The name Witch Hazel derives from an Old English word "wych", meaning pliant in reference to a tree with flexible branches. The branches of witch hazel trees have been used by dowsers to fashion a "witch", or witching stick, the device used to locate sources of underground water or even precious metals.
Witch hazel was a common remedy used by North American Indians, who drank it as tea as a general tonic and also as a rinse for throat and mouth irritations. They also used witch hazel steam baths to treat coughs and feverish colds.
Witch hazel compresses were commonly used in treating a variety of afflictions: headaches, skin irritations, insect bites, burns and infections. A tea from witch hazel leaf and bark was also used to ease hemorrhoids and ulcers.
Witch hazel astringent and believed to promote healing of wounds. Distilled witch hazel, or witch hazel water, is widely used externally as a body lotion, astringent skin cleanser, massage liquid for body and scalp and aftershave.
The benefits of witch hazel extract include easing insect bites and sunburn.
Witch Hazel is native to the United States, primarily east of the Mississippi River, with some growing in Louisiana and Arkansas.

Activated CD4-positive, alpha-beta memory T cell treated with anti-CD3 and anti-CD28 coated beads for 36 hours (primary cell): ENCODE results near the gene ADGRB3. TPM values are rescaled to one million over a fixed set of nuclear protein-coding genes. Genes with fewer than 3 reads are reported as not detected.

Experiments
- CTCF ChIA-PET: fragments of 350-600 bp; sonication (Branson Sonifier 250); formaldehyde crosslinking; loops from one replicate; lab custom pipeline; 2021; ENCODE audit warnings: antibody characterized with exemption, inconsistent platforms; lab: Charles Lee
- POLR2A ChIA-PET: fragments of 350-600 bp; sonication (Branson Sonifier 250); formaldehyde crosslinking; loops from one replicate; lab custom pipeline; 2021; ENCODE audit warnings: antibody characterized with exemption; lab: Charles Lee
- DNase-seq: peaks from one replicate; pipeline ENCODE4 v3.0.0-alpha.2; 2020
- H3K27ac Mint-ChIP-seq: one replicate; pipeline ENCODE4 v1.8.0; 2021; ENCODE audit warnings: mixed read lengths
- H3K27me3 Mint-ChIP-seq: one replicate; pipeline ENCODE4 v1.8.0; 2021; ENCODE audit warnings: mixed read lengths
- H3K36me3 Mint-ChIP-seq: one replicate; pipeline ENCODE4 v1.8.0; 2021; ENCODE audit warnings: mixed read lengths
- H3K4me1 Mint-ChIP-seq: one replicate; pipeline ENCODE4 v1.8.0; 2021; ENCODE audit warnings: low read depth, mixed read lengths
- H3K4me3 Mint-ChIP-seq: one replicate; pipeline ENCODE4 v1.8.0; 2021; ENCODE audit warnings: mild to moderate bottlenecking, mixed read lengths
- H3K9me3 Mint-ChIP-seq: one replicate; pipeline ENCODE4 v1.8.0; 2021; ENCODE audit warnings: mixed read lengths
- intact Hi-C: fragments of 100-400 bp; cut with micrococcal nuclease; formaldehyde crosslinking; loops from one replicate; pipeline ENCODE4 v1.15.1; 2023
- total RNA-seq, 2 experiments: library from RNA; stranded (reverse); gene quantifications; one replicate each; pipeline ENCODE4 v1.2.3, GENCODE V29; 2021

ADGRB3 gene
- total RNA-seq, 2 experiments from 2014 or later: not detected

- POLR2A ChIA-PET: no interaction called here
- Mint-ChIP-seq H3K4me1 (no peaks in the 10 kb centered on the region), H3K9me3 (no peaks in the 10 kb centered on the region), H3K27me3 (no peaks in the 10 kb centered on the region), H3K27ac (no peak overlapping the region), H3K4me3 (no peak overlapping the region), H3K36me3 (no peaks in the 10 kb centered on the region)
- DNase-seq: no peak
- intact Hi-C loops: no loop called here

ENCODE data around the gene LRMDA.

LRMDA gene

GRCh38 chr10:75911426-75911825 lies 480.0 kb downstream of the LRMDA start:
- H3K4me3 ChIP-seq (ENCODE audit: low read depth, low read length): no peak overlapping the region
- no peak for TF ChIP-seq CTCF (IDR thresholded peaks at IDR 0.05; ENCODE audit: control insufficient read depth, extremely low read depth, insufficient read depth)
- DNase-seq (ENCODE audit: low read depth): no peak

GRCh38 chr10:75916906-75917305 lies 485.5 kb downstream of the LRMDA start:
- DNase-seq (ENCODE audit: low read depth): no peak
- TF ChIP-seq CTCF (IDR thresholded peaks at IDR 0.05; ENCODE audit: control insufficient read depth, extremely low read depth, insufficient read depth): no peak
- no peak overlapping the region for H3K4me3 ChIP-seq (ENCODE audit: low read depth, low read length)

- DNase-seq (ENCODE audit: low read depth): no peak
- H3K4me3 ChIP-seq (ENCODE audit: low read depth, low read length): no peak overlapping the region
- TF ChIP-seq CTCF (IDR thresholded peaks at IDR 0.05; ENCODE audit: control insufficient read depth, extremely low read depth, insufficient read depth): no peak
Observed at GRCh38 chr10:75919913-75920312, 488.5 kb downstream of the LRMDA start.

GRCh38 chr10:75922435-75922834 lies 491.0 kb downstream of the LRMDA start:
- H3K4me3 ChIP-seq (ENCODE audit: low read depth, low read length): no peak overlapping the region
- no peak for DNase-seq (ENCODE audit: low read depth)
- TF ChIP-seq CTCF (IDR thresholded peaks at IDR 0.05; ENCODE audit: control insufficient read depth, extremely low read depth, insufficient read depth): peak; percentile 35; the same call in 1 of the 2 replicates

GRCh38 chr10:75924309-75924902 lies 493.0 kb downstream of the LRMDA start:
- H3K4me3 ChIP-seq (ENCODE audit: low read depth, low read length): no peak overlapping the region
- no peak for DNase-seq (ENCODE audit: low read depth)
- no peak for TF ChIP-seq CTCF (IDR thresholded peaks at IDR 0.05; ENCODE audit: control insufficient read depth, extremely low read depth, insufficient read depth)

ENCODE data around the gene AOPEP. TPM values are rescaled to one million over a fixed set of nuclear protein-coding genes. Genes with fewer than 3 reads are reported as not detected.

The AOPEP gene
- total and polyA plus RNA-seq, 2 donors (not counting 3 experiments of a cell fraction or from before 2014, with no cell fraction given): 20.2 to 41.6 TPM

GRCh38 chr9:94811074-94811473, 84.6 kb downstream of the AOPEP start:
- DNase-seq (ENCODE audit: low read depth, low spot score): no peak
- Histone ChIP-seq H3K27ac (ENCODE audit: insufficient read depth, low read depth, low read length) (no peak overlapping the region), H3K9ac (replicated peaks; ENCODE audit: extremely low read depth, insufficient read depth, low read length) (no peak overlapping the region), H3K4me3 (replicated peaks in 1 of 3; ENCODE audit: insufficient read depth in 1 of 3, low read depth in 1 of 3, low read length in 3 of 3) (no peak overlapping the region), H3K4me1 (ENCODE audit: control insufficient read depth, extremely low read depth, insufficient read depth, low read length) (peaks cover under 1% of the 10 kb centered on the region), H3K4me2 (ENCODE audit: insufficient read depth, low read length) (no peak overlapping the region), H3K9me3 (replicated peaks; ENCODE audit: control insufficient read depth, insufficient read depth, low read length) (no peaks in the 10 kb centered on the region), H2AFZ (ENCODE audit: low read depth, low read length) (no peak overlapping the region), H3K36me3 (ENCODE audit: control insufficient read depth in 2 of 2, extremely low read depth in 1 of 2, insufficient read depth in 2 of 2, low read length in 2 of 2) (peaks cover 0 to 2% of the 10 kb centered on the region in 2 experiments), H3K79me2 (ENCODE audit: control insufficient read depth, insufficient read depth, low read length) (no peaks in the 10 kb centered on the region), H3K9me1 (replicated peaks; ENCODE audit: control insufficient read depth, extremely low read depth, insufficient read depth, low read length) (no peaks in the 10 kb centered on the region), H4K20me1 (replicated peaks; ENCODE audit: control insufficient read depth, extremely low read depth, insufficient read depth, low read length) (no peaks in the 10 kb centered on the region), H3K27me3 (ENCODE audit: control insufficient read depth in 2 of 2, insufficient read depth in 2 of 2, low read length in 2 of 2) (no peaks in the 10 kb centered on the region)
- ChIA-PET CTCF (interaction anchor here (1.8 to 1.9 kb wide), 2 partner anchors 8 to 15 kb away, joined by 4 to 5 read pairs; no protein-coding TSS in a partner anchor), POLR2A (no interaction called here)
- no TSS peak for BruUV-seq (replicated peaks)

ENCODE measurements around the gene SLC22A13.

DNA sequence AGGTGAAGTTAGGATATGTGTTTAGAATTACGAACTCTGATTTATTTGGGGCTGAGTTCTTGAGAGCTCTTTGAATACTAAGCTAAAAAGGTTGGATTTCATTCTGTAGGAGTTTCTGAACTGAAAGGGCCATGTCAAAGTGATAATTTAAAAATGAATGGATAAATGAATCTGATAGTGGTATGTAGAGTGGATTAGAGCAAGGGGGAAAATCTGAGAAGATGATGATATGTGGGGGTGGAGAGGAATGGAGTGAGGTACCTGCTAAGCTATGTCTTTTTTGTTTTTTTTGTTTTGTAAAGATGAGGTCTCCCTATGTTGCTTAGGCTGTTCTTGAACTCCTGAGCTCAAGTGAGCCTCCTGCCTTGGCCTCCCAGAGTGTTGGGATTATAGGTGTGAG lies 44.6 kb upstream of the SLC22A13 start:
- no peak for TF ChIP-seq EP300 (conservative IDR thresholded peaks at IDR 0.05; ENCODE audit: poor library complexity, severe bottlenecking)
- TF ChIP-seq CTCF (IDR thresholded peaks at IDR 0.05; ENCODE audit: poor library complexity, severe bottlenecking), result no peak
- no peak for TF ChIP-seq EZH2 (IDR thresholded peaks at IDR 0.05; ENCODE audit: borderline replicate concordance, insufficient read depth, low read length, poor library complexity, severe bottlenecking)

Witch Hazel is a shrub or small tree with twisting stems and long forking branches with smooth, gray-brown bark. The yellow blooms with long, thin petals accompany the oval shaped, scallop-edged green leaves in late autumn and early winter.
Witch Hazel is fond of rich, moist soil with a ph that is neutral to acidic. It can be found growing in the sun along rocky streams or in in the shade in light woods.
The best Witch Hazel plants grow in the wild. In the United States witch hazel in the wild is from where the witch hazel herb originates.
The leaves of witch hazel are picked in the summer for dry use and for witch hazel extract and witch hazel ointment.
Witch hazel branches are cut in the spring and stripped of bark, which are used to make tinctures and decoctions.
Twigs from the witch hazel tree are also harvested in the spring for use in making distilled extracts.
Several tannins, flavonoids and essential oils are contained in Witch Hazel. The tannins react with proteins and exhibit astringent, antiseptic and hemostatic properties.
Laboratory studies have shown the antioxidant effects of Witch Hazel.
Animal studies in Europe have demonstrated that witch hazel extracts support the herb's folk use to tighten distended varicose veins.
A study which used a filtered fraction of witch hazel extract demonstrated evidence that antiviral activity against the herpes simplex virus was exhibited by the witch hazel herb.